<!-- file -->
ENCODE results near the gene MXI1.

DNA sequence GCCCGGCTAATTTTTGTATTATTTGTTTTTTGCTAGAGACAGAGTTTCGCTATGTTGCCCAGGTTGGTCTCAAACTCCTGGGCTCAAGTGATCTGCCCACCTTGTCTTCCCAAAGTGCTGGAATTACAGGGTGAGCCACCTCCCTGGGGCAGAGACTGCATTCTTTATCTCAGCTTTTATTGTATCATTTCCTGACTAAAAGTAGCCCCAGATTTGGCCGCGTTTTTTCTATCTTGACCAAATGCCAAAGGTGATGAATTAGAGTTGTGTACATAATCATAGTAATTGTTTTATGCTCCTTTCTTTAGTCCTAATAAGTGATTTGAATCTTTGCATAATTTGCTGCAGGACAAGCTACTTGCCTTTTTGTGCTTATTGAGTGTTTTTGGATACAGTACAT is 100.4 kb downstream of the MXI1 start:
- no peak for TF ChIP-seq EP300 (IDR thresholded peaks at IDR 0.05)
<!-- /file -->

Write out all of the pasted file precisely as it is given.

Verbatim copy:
ENCODE results near the gene MXI1.

DNA sequence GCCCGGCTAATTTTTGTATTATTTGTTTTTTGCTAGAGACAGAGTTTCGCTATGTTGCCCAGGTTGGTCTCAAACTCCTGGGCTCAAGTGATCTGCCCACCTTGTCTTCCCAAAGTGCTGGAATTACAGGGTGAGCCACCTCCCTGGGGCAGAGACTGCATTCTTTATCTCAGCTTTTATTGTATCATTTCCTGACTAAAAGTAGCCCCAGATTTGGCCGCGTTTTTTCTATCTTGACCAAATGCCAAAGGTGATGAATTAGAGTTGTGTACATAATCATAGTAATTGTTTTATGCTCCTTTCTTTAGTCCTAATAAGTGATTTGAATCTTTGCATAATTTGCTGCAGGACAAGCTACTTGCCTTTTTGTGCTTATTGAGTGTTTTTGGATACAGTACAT is 100.4 kb downstream of the MXI1 start:
- no peak for TF ChIP-seq EP300 (IDR thresholded peaks at IDR 0.05)